It’s amazing to consider that there are about 500 different species of bacteria living inside of you. Some are referred to as “good” while others don’t provide obvious benefit. At the moment, science is telling us that the ideal balance between them is 85% good and 15% “other”.
This ratio between good bacteria and other bacteria is critical for determining your optimal health.
And when we speak of optimal health, we’re talking about your entire mind and body.
Many diseases are exacerbated by or caused by gut problems. Diseases and disorders such as allergies, arthritis, autoimmune diseases such as irritable bowel syndrome (IBS), acne, chronic fatigues, mood disorders, autism, dementia, and cancer.
Not to say that all of these diseases are caused by bad gut health, but science shows us that good gut health aids in reducing the effects and sometimes in the prevention of these diseases.
How does good gut health help our immune system?
The gastrointestinal tract (gut) is where we digest and absorb nutrients. If you haven’t done so already, now is the time to view food as medicine.
Prebiotics + probiotics = healthy, happy gut.
Prebiotic foods: not to be confused with probiotic, the prebiotic is a specialized plant fiber that nourishes the good bacteria already in the large bowel or colon.
These foods include green banana powder/flour (resistant starch), asparagus, radishes, and indigestible plant fibers such as dandelion greens, chicory root, garlic, and onions.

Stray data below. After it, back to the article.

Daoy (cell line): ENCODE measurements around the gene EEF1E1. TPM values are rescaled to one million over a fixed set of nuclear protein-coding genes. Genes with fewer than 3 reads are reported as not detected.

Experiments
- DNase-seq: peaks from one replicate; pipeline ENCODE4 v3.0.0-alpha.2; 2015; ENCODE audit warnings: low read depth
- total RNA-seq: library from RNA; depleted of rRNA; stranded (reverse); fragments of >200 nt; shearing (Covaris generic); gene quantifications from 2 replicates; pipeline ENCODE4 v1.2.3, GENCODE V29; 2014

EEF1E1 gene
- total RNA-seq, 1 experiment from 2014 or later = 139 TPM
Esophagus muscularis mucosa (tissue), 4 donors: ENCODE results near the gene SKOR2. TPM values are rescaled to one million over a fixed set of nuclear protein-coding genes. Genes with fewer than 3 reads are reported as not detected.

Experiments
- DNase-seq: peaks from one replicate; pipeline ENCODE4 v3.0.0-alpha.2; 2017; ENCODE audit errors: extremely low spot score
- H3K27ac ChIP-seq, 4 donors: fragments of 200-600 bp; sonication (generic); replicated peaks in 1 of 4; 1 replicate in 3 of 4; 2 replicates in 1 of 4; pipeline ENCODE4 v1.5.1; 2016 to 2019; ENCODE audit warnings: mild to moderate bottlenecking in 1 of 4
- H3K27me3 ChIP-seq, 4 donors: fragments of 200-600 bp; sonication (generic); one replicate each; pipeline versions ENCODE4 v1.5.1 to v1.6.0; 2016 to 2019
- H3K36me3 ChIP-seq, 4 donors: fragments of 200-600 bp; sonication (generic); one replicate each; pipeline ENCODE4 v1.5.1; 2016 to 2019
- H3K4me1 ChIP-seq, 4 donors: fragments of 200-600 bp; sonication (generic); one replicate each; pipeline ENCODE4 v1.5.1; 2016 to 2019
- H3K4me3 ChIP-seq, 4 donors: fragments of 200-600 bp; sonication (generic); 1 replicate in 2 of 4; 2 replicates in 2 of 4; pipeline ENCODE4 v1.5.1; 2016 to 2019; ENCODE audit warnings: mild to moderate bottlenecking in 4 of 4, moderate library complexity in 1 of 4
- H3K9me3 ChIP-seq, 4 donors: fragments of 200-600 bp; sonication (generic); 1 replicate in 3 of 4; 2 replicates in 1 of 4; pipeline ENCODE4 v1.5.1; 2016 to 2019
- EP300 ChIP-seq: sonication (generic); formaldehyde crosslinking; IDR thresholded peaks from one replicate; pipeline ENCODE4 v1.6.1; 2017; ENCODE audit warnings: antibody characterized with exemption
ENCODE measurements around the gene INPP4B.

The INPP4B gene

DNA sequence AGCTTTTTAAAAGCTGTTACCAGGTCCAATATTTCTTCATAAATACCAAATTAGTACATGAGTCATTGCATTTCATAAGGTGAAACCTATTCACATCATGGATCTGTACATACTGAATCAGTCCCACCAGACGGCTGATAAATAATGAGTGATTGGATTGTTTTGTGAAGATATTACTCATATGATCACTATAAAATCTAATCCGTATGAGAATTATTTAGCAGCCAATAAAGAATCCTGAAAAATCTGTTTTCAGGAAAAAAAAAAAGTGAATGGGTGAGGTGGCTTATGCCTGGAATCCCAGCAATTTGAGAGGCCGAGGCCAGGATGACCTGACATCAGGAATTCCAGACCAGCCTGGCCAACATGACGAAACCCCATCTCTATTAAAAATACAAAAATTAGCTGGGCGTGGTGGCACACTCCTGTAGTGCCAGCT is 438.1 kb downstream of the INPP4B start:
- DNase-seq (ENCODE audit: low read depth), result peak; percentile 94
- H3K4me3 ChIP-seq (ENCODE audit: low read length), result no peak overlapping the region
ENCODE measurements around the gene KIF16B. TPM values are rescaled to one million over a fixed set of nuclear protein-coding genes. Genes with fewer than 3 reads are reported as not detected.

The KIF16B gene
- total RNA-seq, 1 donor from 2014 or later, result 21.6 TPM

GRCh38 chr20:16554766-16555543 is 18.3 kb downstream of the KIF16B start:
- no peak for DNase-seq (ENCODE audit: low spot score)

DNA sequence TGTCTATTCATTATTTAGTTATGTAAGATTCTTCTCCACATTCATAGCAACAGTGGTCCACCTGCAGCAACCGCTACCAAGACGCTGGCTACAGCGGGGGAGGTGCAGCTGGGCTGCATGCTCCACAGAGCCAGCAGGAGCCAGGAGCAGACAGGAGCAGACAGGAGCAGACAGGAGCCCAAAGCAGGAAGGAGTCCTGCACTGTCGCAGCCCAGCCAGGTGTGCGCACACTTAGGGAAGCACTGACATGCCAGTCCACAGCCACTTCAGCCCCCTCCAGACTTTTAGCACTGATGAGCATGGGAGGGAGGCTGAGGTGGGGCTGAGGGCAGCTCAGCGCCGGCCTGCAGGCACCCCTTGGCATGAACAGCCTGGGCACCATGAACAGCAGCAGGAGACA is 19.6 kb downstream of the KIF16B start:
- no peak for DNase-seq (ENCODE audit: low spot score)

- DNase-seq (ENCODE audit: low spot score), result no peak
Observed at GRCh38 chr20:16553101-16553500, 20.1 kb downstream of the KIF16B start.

Probiotics: These provide additional good bacteria if your gut does not have enough. Try fermented vegetables to get probiotics, or use supplements.
Read below for tips on how to purchase probiotic supplements.
Probiotics require prebiotics to function correctly.
While probiotics introduce good bacteria into the gut, prebiotics feed the good bacteria that’s already there.
Fermented foods like Sauerkraut, Kimchi, Miso, and Tempeh, as well as fermented beverages such as Kefir, apple cider vinegar (with the mother), and Kombucha, promote healthy gut bacteria.
Apple cider vinegar (the good stuff comes with “the Mother“. Check the label) or lemon juice – add a tablespoon of either to a glass of water 20 minutes before meals to stimulate digestion and assist the absorption of nutrients.
Fiber: Psyllium husks, Chia seeds, and flax seeds aid the bowel functions.
Fiber not only feeds good gut bacteria, but it also ensures that your digestive tract is functioning optimally.
Related Post: Build Up Your Immune System
5 Tips To Improve Your Gut Health
A healthy human body is swarming with microorganisms inhabiting every nook and cranny on and in the body.